One of the most famous moments in Canucks history is about playing through injury. It’s Jim Robson’s immortal line at the end of Game 6 of the 1994 Stanley Cup Final: “He will play! You know he’ll play! He’ll play on crutches!”
Trevor Linden did play in Game 7 in Madison Square Garden, though he fortunately didn’t need crutches. His teammate, Cliff Ronning, later shared what was going on behind the scenes for Linden: he was playing with cracked ribs and torn rib cartilage in the final four games of that series.
“You can’t imagine what it’s like to hear your captain, in a room down the hall, screaming at the top of his lungs as they injected the needle into his rib cage,” said Ronning. “Knowing him, he probably thought we couldn’t hear. He would then walk into our dressing room like nothing had happened. That was inspirational.”
It’s a major part of the legend of Linden in Vancouver and it’s a major part of hockey culture. Playing through injuries is expected out of hockey players. If they don’t, they’re made to feel like they’re letting down their teammates, coaches, and fans.
Players don’t play through injuries through sheer strength of will, however. Instead, it takes a lot of painkillers. Even Linden needed the “needle” in his rib cage to play in the 1994 Stanley Cup Final.
A new investigative report from TSN called “The Problem of Pain” delves into the use of painkillers across the NHL and the lack of information players receive on the long-term consequences of their repeated use. Former Canuck Ryan Kesler is one of the main players interviewed in the report, detailing the issues he’s faced after using one painkiller, Toradol, repeatedly throughout his career.
Kesler famously played through serious injuries in the 2011 playoffs. Already suspected to have a leg injury in his dominant series against the Nashville Predators, he suffered a groin tear and hip labrum tear in Game 5 of the Western Conference Final against the San Jose Sharks. He didn’t miss a game.
“For me, I only knew one position, and it was full out and full gear,” says Kesler in the report. “I battled through a lot and it takes a lot out of you. Just to put it very simply, you feel like you’ve been hit by a Mack truck, you feel like you’ve been in a car accident. That’s really what I went through.”
According to TSN’s report, Toradol is not meant to be used for more than five days. It’s meant for short-term treatment of pain, often used before or after surgery. It’s not meant for long-term use, but the report says many players in the NHL use Toradol before every game as a preventative measure. This has some serious side effects.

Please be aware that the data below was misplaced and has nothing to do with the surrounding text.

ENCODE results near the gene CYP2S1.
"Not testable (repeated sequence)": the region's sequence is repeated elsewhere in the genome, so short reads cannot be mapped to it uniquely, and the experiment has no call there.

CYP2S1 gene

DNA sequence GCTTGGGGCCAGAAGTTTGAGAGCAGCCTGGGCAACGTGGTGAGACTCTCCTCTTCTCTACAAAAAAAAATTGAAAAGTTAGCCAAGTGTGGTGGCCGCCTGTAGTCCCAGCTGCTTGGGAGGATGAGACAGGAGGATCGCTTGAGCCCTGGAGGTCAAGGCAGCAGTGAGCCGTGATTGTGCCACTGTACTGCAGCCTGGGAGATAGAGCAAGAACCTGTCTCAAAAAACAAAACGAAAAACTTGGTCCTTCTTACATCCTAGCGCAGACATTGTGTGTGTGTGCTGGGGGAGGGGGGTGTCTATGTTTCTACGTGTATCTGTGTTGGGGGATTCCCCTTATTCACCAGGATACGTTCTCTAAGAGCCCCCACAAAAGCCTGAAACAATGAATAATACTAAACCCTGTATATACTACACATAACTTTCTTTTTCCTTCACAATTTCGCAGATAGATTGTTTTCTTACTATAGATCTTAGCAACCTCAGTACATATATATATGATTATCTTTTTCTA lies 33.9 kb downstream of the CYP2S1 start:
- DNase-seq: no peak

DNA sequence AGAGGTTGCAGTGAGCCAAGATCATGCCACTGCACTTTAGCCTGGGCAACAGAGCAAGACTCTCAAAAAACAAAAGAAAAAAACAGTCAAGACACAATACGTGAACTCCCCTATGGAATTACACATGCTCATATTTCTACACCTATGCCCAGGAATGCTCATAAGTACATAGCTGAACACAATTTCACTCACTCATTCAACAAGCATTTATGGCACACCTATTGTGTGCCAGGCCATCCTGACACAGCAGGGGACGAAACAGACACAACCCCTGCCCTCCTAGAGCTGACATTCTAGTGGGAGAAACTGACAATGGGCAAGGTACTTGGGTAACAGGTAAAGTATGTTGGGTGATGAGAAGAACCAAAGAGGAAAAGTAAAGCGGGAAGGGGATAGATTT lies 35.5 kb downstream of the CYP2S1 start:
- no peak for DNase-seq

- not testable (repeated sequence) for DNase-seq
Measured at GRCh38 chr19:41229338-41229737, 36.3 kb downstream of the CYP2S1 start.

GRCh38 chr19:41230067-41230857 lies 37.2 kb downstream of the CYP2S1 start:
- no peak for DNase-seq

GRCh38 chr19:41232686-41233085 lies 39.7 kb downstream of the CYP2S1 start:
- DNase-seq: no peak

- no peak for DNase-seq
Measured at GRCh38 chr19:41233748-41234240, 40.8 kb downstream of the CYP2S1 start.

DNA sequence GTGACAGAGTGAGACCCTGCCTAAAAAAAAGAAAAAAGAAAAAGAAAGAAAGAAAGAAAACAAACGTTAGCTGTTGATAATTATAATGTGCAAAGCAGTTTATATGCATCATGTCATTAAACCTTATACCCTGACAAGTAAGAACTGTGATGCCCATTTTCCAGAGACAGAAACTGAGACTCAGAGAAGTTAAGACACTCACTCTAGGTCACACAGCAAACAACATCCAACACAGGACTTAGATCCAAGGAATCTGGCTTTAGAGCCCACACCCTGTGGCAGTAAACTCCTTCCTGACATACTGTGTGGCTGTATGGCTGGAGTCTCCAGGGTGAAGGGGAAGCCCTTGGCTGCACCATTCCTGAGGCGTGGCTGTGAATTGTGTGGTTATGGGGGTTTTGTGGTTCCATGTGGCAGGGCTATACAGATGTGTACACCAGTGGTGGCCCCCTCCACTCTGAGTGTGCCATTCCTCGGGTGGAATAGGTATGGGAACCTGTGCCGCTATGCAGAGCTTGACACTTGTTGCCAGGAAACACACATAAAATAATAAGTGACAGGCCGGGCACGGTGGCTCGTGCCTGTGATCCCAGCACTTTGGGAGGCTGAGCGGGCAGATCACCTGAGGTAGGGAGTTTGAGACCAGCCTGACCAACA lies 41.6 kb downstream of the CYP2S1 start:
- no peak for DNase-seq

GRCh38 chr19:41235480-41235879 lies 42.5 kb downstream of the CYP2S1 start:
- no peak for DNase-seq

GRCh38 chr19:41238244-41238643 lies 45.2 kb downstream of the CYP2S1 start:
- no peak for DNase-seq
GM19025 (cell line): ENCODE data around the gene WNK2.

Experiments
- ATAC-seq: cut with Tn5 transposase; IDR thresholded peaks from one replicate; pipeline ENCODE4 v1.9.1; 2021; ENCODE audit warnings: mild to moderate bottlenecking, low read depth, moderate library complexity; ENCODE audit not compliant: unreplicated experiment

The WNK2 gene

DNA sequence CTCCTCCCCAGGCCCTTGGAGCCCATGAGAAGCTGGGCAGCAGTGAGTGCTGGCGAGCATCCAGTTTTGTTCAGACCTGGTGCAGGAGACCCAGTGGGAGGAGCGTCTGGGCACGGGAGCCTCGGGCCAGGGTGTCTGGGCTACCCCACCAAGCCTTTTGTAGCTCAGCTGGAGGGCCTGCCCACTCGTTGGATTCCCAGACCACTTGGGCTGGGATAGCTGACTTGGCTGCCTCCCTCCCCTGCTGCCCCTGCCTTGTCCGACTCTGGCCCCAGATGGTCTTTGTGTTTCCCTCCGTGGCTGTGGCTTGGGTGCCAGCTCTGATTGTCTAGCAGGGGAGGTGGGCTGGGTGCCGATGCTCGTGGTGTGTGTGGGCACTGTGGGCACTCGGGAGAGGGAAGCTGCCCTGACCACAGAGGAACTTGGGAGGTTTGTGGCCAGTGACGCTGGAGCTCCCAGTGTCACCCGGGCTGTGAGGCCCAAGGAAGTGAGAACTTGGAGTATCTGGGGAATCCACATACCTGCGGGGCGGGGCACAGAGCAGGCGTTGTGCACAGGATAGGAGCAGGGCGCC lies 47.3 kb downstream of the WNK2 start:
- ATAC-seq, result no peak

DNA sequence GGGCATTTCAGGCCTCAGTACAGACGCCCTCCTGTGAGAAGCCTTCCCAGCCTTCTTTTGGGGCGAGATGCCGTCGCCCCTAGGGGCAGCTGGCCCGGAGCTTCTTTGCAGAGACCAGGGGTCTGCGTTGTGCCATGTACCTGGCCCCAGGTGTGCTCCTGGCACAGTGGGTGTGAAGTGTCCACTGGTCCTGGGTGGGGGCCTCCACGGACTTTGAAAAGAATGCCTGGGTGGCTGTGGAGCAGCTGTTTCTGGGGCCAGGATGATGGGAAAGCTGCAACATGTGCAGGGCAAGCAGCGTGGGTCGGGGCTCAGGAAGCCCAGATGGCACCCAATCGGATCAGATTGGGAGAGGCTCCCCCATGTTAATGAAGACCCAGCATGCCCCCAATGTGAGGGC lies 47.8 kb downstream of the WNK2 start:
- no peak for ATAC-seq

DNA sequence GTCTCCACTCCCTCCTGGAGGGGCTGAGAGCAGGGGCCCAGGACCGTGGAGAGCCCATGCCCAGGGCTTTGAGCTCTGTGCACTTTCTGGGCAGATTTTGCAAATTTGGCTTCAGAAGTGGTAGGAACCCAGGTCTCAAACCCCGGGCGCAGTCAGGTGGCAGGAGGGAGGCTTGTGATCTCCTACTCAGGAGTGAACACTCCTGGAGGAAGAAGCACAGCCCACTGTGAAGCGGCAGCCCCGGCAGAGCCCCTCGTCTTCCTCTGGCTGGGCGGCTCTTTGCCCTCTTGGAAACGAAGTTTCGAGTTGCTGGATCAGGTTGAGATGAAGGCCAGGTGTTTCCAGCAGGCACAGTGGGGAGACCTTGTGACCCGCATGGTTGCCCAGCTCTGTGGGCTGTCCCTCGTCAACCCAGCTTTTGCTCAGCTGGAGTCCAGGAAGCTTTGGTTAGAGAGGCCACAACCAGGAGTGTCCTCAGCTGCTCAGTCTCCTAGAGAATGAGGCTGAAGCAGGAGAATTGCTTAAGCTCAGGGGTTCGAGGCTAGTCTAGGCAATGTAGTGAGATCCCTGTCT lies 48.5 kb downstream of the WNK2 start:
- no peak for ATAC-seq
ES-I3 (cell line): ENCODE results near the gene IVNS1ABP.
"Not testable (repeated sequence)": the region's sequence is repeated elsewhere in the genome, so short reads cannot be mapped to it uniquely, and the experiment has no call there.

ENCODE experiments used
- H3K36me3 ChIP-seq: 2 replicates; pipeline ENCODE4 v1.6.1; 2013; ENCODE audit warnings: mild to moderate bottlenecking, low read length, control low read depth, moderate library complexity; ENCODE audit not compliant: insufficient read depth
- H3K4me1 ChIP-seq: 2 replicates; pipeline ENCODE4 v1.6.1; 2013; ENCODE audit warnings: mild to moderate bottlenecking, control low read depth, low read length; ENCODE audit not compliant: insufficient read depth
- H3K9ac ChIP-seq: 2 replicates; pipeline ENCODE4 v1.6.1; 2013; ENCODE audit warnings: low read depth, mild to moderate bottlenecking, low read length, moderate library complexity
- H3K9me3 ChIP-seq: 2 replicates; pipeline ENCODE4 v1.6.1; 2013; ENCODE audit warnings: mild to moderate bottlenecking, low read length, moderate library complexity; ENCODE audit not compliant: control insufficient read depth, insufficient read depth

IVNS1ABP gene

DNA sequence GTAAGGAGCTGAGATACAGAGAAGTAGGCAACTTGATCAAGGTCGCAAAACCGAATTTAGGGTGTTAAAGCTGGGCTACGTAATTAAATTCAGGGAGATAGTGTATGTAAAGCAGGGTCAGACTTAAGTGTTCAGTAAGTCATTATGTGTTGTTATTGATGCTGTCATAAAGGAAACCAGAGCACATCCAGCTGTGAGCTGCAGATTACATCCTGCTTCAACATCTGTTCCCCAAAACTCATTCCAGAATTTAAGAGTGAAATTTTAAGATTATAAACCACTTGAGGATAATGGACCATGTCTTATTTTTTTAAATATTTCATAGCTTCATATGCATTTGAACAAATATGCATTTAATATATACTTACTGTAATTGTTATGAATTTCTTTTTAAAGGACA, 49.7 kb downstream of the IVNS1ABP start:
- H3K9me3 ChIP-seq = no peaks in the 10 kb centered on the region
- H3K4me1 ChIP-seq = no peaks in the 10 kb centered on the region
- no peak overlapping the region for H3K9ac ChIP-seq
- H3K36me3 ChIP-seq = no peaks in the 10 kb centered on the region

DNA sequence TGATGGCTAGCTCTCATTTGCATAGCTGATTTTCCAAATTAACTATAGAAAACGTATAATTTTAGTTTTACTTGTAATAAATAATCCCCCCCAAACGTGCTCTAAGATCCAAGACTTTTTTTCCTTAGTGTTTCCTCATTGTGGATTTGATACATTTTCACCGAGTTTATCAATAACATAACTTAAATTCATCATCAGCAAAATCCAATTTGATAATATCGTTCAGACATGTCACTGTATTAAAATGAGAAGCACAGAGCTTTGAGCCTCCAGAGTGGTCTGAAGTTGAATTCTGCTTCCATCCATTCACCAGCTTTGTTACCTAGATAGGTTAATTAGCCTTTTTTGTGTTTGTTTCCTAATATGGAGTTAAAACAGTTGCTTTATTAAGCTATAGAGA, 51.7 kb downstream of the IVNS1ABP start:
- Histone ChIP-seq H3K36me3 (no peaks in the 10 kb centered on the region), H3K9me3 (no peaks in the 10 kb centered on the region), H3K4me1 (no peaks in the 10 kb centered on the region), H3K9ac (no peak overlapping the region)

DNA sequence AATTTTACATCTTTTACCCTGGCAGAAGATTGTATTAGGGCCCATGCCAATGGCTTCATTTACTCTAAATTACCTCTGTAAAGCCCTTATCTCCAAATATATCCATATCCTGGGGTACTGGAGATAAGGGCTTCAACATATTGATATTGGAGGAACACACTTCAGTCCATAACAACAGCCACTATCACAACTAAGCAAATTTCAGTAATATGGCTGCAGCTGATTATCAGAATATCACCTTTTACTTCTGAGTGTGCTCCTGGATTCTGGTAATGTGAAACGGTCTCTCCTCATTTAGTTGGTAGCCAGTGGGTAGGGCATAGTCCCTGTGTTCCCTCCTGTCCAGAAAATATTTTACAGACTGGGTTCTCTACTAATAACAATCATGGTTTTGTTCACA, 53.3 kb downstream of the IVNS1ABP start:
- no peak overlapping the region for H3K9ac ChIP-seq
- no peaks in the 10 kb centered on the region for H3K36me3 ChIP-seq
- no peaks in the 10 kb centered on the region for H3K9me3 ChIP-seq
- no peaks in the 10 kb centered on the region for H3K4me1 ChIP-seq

“When it was really bad, I used Toradol,” says Kesler. “I never wanted to hurt the team, so I knew I had to play. And to play you’ve gotta take painkillers because if you don’t do that, you’re going to be labelled as a guy that doesn’t battle through injuries and that’s not something I wanted.”
“I’m focusing on the now,” he adds. “I’m injured, I’m going to take a pill, I’m not going to worry about what happens to me 15 years down the road, I’m not going to worry about my hips when I play through injuries or I don’t get surgery right away and I play through pain the rest of the year and I live on Toradol.”
According to his doctors, Kesler’s overuse of Toradol led to colitis, which causes inflammation of the inner lining of the colon.
“It ate holes in my colon,” he says. “I wasn’t made aware of what this drug could potentially do to me.”
Eventually, Kesler was diagnosed with Crohn’s disease. One of the key risk factors for Crohn’s disease is the use of nonsteroidal anti-inflammatory medications, of which Toradol is one.
This has had a serious impact on Kesler’s day-to-day life after hockey. His medical treatments to keep his Crohn’s disease in check also have significant side effects, but at least he’s aware of those side effects this time around.
“If I want to do something with my kids, I know I’m going to pay for it the next day, that’s what sucks for me,” says Kesler with obvious emotion. “It got so bad that they would stop asking to go out and throw the ball with them. They knew I couldn’t do it.”
The entire report should be seen by every hockey player and fan. Along with Kesler, TSN spoke with current NHLer Bobby Ryan, other former NHLers Kyle Quincey and Zenon Konopka, and medical experts. It’s an eye-opening look at an open secret in the NHL.
“Players can lie about this, but every single player in that locker room is on a painkiller,” says Kesler. “Anything that can help limit your pain and your discomfort and get you on the ice and play.”
Despite the long-term health issues he’s going through, Kesler said on Twitter that he would “do it all over again for my team and the game I love.” He just wants other NHL players to be aware of the side effects and make those decisions with open eyes.
Players need to be aware of the potential side effects these medicines can have on their bodies. These were my decisions to make and I would do it all over again for my team and the game I love. https://t.co/S8sd3Yzqsw— Ryan Kesler (@Ryan_Kesler) September 22, 2020